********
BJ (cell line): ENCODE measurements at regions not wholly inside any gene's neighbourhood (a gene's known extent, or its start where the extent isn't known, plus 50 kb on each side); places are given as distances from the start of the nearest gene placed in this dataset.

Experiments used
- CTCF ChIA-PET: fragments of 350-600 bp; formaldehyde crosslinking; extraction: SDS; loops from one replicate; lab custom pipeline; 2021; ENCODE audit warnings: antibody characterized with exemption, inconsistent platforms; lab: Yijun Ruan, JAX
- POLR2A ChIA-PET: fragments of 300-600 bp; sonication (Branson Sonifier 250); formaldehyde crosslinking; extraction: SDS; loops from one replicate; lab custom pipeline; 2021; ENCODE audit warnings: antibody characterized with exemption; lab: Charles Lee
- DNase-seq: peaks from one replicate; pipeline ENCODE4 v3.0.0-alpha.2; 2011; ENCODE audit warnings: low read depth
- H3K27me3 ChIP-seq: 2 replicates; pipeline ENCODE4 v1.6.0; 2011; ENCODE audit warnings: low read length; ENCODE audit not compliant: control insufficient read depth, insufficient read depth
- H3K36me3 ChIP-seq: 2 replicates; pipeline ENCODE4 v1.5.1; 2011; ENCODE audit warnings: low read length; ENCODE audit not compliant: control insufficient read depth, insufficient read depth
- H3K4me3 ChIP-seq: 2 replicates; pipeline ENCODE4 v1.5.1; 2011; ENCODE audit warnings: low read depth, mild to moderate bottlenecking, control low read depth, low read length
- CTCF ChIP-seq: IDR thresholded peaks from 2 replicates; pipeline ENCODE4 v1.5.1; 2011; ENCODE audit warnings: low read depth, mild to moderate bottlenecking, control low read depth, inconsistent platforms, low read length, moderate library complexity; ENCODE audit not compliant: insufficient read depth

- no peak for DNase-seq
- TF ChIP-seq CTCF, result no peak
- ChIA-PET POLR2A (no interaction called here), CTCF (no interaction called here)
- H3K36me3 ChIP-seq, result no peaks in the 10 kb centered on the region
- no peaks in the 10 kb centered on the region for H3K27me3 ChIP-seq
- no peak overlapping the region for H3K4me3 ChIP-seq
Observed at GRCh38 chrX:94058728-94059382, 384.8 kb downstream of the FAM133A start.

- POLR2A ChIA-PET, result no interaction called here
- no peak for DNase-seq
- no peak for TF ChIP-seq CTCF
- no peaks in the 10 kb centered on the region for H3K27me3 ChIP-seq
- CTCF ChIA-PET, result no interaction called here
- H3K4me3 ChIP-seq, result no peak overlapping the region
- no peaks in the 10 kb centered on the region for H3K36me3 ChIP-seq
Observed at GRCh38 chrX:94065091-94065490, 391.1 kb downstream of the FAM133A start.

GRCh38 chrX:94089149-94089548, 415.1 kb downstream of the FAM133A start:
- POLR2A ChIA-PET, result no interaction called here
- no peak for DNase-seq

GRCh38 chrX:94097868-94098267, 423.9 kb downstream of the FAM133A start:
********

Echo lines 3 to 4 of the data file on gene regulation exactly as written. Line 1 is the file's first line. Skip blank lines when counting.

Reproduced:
- CTCF ChIA-PET: fragments of 350-600 bp; formaldehyde crosslinking; extraction: SDS; loops from one replicate; lab custom pipeline; 2021; ENCODE audit warnings: antibody characterized with exemption, inconsistent platforms; lab: Yijun Ruan, JAX
- POLR2A ChIA-PET: fragments of 300-600 bp; sonication (Branson Sonifier 250); formaldehyde crosslinking; extraction: SDS; loops from one replicate; lab custom pipeline; 2021; ENCODE audit warnings: antibody characterized with exemption; lab: Charles Lee